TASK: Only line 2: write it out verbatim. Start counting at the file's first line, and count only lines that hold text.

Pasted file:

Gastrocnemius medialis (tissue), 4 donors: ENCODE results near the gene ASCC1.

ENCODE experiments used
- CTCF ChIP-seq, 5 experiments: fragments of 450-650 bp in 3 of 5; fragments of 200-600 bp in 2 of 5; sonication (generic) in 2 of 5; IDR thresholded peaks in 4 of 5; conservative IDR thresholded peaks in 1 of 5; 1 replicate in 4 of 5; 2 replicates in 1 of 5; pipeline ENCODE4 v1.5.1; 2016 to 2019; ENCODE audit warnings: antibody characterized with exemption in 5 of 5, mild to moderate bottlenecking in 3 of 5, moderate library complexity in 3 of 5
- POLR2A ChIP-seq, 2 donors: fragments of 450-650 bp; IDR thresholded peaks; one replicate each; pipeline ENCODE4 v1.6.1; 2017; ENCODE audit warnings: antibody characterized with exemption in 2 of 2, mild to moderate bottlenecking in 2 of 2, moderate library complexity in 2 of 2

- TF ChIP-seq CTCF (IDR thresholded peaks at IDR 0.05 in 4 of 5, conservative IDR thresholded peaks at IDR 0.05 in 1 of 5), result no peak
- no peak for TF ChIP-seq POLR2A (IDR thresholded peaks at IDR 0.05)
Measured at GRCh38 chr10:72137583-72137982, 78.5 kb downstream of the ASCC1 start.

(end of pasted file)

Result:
ENCODE experiments used